Malcolm Rogers, retiring Aug. 3 from his 21-year stint as director of the Boston Museum of Fine Arts (the longest such tenure in that museum's history), will soon be going the George Goldner route: He plans to advise a wealthy art-collecting couple. In announcing last January's retirement from the Metropolitan Museum, Goldner, who was chairman of its department of drawings and prints since 1993 (and, before that, curator at the Getty Museum), disclosed his plan to "work as an advisor to Leon Black, a trustee of the Metropolitan Museum, in … [Read more...]

Parsing Pasternak: What Were the Brooklyn Museum’s Trustees Thinking?

Anne Pasternak, next director of the Brooklyn Museum

Help Wanted: Direct one of this country's major encyclopedic museums. No museum experience required. If Phillips Oppenheim, the headhunting firm responsible for the Brooklyn Museum's director's search, had put out such a wacky solicitation, an uproar of incredulity would have ensued. More likely, its job description (which I have not seen) for the position now awarded to museum neophyte Anne Pasternak would have included a variation on the requirements in the same search firm's publicly posted job description for the still unannounced new … [Read more...]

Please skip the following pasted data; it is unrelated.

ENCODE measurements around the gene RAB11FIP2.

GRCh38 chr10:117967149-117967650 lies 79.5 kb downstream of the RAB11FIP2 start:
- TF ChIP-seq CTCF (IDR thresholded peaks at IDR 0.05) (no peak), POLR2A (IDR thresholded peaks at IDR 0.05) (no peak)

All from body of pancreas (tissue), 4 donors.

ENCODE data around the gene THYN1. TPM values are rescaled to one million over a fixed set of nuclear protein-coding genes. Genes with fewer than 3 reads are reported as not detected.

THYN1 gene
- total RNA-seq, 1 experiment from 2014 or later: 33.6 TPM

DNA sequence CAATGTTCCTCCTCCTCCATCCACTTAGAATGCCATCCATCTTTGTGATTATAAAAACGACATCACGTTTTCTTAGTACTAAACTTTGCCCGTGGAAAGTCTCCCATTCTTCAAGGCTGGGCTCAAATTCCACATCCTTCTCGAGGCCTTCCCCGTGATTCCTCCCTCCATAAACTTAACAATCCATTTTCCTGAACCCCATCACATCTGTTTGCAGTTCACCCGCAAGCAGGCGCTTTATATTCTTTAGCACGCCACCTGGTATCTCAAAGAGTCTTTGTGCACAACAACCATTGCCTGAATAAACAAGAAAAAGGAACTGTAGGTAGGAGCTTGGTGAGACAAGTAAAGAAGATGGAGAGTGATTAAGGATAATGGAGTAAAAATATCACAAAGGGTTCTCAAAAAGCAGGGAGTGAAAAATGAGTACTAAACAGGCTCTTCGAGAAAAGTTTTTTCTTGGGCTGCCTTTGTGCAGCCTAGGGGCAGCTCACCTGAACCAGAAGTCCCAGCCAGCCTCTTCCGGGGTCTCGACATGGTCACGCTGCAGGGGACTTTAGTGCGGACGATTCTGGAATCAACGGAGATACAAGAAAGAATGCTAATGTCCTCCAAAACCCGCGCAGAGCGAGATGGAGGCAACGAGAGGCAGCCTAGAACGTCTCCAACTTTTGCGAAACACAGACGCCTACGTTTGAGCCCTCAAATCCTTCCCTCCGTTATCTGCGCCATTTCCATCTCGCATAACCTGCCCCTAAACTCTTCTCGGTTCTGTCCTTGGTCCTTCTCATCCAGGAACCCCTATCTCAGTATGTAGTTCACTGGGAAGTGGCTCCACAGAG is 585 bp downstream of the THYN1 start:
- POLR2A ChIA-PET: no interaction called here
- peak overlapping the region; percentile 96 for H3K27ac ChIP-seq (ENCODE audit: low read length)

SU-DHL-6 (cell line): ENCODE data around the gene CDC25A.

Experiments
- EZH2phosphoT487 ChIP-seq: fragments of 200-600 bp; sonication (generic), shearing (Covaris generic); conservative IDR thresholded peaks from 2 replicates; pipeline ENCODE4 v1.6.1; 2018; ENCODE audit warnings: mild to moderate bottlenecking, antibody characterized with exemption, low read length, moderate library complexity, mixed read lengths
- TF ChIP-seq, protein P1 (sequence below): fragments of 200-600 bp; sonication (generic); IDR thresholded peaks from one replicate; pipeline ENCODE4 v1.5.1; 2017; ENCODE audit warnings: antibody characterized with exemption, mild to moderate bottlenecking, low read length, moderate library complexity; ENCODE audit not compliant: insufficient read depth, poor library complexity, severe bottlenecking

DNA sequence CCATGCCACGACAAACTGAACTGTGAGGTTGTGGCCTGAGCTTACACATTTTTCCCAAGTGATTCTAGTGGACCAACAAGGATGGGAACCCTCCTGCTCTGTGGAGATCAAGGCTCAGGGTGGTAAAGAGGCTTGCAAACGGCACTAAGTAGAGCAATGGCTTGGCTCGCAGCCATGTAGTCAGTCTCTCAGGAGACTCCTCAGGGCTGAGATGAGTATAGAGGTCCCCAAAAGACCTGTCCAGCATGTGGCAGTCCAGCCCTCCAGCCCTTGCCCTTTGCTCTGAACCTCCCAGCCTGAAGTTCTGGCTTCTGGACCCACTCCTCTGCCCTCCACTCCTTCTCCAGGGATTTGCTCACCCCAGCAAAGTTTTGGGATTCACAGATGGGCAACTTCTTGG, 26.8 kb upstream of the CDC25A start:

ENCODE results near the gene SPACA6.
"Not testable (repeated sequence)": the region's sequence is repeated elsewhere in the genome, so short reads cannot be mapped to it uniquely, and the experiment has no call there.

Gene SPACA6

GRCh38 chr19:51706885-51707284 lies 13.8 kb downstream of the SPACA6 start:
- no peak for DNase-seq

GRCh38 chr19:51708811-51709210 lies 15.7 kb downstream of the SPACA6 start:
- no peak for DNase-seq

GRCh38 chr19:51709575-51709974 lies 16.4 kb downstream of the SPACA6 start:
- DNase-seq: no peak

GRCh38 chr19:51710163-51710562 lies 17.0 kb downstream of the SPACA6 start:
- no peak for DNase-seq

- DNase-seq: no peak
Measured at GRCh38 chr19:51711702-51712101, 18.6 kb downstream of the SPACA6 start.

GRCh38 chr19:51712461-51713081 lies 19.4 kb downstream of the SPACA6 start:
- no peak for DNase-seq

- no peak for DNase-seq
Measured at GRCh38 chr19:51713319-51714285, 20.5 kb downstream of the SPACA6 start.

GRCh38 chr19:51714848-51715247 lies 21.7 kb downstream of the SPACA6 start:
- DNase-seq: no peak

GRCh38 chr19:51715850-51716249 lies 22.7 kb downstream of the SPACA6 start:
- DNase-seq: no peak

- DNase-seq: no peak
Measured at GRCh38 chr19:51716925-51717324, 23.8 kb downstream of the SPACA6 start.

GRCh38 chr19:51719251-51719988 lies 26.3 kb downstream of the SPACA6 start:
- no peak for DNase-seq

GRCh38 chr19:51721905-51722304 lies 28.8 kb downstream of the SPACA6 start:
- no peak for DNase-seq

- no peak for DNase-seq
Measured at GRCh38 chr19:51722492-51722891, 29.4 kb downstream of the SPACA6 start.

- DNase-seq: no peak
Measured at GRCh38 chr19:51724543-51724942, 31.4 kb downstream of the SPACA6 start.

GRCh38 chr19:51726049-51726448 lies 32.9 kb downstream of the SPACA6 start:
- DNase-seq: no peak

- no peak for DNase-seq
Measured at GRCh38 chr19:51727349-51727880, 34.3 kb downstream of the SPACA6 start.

Pro Bono Ono: Yoko Sees Her MoMA Show as Encouragement for Those Long Overlooked (with video)

Screenshot from Yoko Ono's and John Lennon's "Bed-In for Peace," 1969
Photo by Lee Rosenbaum

For those (like me) who sometimes feel that no one notices the quality of the work they're doing, Yoko Ono's remarks about the significance of her belated close-up at the Museum of Modern Art, Yoko Ono: One Woman Show, 1960–1971, should resonate. Then again, most of us don't have an internationally famous partner to participate in our projects and help boost our public profiles: Coincidentally, Ono's partial retrospective (covering only 11 years of her long career) opened at the same time that the NY Times was publishing a piece, … [Read more...]

Whither the Whitney? Outtakes from My Tour of the New Whitney with Donna De Salvo and Carter Foster

The two Marsden Hartleys that confront visitors coming off the elevator at the beginning of the Whitney's installation
Photo by Lee Rosenbaum